Professor Geoff Beattie explores everything from self-doubt and impostor syndrome to the weaponisation of doubt relating to climate change and the marketing of cigarettes.
Doubt: A Psychological Exploration has blended the latest academic research with case studies of famous figures to create a highly insightful book which provides a central concept for psychology.
Professor Beattie said: “Doubt is a concept which has been oddly neglected in the past, despite its ubiquitous nature and far-reaching influence. In writing the book I discovered just how ubiquitous it is with some of history’s greatest figures expressing serious doubts about their work and achievements. I also saw how doubt and scepticism can and has been used to influence public opinion, even to the detriment of our own personal health.
“I wanted to navigate readers through the various ways doubt can start and develop, changing the individual in the process. What emerges is that we can either learn to control our doubts, using them as a tool to drive us forward, or be drowned by them, losing our way.”
The book helps readers to recognise how doubt may have been operating in their own lives and to identify how and when it has been used against society – for example, to prevent climate action – and at what personal and societal cost.
It also takes the reader into the lives of transformational thinkers, artists, scientists and writers to explore how and why doubt was crucial in their lives and how the likes of Kafka, Jung, Picasso and Turing succumbed to doubt or learned to control it.
Presenting a compelling case for why doubt cannot be ignored, Professor Beattie’s book is of major interest to academics from a wide range of disciplines, as well as the general public, who may well see something of themselves in its pages.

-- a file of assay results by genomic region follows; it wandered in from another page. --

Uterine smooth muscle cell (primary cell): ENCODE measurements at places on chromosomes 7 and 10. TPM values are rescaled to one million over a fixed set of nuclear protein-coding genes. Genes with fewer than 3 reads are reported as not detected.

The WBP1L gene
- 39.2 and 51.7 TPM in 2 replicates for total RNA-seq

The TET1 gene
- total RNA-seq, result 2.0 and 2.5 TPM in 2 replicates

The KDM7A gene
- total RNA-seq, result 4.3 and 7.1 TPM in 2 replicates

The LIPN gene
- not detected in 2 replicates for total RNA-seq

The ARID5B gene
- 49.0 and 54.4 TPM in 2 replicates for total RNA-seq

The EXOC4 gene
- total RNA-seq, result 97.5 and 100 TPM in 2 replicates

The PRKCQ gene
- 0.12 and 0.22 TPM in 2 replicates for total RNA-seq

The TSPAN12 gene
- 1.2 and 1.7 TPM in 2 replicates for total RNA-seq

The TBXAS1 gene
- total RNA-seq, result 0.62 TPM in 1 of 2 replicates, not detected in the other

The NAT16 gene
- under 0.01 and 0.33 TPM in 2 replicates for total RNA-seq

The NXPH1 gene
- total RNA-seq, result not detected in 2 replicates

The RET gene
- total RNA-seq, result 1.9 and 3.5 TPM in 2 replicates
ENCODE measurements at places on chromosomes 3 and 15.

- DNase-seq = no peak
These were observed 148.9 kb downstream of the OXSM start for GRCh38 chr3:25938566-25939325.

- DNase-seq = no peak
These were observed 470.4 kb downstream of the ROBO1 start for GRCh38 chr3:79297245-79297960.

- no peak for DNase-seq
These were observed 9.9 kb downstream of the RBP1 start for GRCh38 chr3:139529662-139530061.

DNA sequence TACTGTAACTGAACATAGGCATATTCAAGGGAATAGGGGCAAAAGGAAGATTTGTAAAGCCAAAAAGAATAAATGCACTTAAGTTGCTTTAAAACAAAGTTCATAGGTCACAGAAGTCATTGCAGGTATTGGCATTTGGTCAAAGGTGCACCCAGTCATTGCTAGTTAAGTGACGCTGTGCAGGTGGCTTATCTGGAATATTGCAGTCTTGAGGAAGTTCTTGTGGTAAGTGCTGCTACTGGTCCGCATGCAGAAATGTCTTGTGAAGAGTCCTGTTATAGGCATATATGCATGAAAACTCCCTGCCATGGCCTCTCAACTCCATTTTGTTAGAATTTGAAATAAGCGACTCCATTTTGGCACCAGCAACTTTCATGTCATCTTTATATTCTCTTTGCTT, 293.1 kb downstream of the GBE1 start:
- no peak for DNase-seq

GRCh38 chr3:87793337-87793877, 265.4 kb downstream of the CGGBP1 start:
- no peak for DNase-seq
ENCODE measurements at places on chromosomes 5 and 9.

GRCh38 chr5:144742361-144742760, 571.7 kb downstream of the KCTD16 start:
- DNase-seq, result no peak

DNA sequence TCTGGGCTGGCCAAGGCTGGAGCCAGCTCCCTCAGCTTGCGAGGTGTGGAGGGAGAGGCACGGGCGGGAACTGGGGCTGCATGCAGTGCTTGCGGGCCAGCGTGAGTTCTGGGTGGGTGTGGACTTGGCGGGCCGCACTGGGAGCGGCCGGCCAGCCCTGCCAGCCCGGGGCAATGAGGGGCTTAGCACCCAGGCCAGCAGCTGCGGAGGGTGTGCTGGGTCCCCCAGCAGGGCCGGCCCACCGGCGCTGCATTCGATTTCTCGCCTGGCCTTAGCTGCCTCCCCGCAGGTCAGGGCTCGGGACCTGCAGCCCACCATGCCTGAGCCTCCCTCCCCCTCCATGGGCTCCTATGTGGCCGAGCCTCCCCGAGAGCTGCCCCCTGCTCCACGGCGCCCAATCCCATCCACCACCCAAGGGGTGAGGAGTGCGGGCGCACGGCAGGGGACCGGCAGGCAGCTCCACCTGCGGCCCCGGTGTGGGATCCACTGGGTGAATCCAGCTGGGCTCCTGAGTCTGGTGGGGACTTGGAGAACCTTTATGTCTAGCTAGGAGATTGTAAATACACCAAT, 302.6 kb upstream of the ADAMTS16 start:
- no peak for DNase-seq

Marcel Danesi, Professor Emeritus of Anthropology, University of Toronto, Canada, said: “This is one of the most brilliant books I have ever come across. Its aim is to address the question of what is doubt, not directly in any circumscribed definitional standard, but by examining the powerful role it has had, and continues to have, in human life. Its implications for grasping who we are as a species – we are the only species that possesses doubt – and for harnessing or counteracting its enormous power of control over human life, make it a must read for everyone.”
Brian Butterworth, Professor Emeritus of Cognitive Neuropsychology, University College London, UK said: “Beattie brilliantly illustrates the science of doubt with fascinating case studies from doubters like Kafka, to non-doubters like Picasso and how it can be addressed therapeutically, as in Brendan Ingle’s boxing gym in Sheffield.”
Richard Bentall, Professor of Clinical Psychology, University of Sheffield,said: “Geoff Beattie has written a brilliantly entertaining book about the little considered phenomenon of doubt, focusing mainly but not exclusively on self-doubt. The book offers a wide-ranging and unique appreciation of the importance of doubt in individual minds and in human affairs.”
Professor Beattie is a prize-winning academic, author and broadcaster. He received his PhD from Trinity College Cambridge and is now Professor of Psychology at Edge Hill University, as well as fellow of the British Psychological Society, the Royal Society of Medicine and the Royal Society of Arts. He has also just been appointed Visiting Scholar, OCLW, University of Oxford and member of Wolfson College.
To discover more about courses at Edge Hill University, please visit ehu.ac.uk/study.
December 20, 2022